We at Locus believe no single-use plastic is worth the waste. And while we’re not totally against plastic, it’s time to say no to plastic misuse.
This report from Plastics Europe makes a case in favour of plastics. They report on the energy savings made by choosing plastic for packaging, as it is lighter weight than some alternatives. A study on plastic bags showed that the production uses fewer resources than creating a reusable cotton bag.
So it’s not all bad, right? Consider the full lifecycle of the plastic; seeing how much plastic ends up in the natural landscape, Plastics Europe has set a goal to keep all recyclable products and recoverable waste out of the landfill by 2025. Scotland has vowed to match this goal, and also to ban throwaway plastics by 2030. Companies around the world are working to find new ways to recycle more plastics and foam packaging, produce energy from plastic waste or use bioengineering to create a process that breaks down plastics for reutilisation elsewhere.
Whilst these objectives are to be commended, recycling the lot is a harder goal to reach in NZ. According to recycle.co.nz, a website sponsored by the Sustainable Business Network, “Not all plastics are recycled. Some types (1,2 and 4) are easier to recycle than others. Some get contaminated with food waste and cost more to be recycled (takeaway food and drink containers). Some plastic types (3,5,6 and 7) are simply not worth recycling. There is low value in the recovered plastics because they are harder to recycle and/or manufacturers struggle to make any profit from them.”
A city like Tauranga currently has residents pay for recycling collection and only accepts numbers 1 & 2, so the obligation to recycle here isn’t great. According to the Guardian, only 14% of plastics in the UK are recycled. And, much of our plastic waste is simply too small to recycle — namely single-use items and packaging. Plastic straws are a major culprit in ocean litter — 500 million straws are used, and trashed, in the US every day. When was the last time you put your coffee lid in the recycling or checked the number on your kid’s yoghurt pot? No wonder 8 tons of plastic ends up in the ocean each year.
“Throwback to last weekendʻs cleanup where 20 of us removed another 1/2 ton of #plasticpollution in a matter of hours! ” — @wildhawaii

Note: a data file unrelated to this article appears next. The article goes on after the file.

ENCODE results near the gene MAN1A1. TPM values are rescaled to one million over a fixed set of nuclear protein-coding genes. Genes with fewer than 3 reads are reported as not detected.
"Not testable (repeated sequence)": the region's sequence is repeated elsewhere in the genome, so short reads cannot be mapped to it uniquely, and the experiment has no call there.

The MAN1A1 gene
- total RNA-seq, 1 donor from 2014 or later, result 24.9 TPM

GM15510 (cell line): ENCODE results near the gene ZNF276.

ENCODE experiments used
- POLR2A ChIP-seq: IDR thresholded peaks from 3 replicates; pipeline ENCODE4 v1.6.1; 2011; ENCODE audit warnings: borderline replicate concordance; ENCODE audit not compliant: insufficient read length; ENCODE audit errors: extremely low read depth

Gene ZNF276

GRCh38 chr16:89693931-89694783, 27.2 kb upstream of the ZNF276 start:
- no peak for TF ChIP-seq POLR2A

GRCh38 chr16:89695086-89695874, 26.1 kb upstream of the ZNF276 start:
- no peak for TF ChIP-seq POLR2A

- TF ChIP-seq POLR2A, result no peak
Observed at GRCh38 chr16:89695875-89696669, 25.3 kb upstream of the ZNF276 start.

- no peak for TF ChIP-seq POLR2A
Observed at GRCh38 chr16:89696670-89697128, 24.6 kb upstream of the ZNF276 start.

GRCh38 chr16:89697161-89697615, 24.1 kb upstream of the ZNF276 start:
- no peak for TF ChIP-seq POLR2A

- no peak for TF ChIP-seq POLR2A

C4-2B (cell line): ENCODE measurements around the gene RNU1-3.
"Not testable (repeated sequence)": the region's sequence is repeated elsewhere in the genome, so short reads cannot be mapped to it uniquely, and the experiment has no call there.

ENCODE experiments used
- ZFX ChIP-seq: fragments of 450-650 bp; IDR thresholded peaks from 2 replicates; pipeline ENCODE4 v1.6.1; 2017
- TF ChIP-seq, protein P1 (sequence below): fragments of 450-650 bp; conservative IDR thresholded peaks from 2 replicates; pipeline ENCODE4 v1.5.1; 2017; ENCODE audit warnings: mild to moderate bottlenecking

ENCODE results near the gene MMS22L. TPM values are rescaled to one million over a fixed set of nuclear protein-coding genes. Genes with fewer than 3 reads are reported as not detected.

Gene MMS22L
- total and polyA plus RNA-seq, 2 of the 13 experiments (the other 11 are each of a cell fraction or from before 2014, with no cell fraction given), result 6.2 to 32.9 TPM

Did you know: Literally every single piece of plastic ever produced from petrochemical-derived plastic ever created still exists, in large or small bits, somewhere on the planet. Follow accounts like @wildhawaii (shown here) or @parley.tv on Instagram to see the amount of plastic rubbish washing up on beaches around the world.
But what about bioplastics plastics, you say? While these alternatives are a step forward by being produced from renewable sources, their end of life treatment is, in many cases, no better than their petrochemical counterpart. Currently, these cannot be recycled and many biodegradable plastics still require industrial composting. It’s time we said no to plastic misuse; single-use, unnecessary plastic that often ends up in our ocean, in the mouths of fish or washed up on previously pristine tropical beaches. And times, they are a-changing. McDonald’s has proposed an effort to use only recycled or renewable materials for food packaging and to provide better recycling facilities in their restaurants within 8 years. Amazingly, they’ve promised to ban styrofoam in all restaurants this year. Duncan Donuts has also promised to go foam-free for their coffee cups, and even the Queen has begun to ban plastics from her Royal estates. And while I hope this will lead to a global trend for general waste reduction, there is still more to be done. Until every bit of plastic can be recycled or made to break down completely and without toxins, until every bit of plastic is cleared from our oceans, we still have a long way to go. The good news is, there are a lot of ways for each of us to fight the supply and demand problem that is driving so much plastic waste, to begin with. Without demand for plastic, the supply at a corporate level will decrease. We predict within the next 10 years, making or buying things made with short life plastics will be as uncool as smoking is today. Smart companies will be ahead of this trend and making plans to change now. Common culture that starts at home can become a trend that spreads like wildfire. By reducing your own use of plastic, you could have an influence on your friends and neighbours to do the same. For example, school kids in Pillans Point, Tauranga, petitioned Fonterra to stop attaching plastic straws and wrappers to the cartons in their Milk for Schools programme. Such a small change at one end of the system can make a big impact on the litter that school kids see on their school fields.
“54 gross toothbrushes I found in 5 hours last week on the beach…”
Another ocean-plastic collector, Kat from Nurdle in the Rough regularly collects washed-up junk and polishes it into stunning jewels to embed in silver jewellery. I’m a big fan. Check out her work on Instagram: @nurdleintherough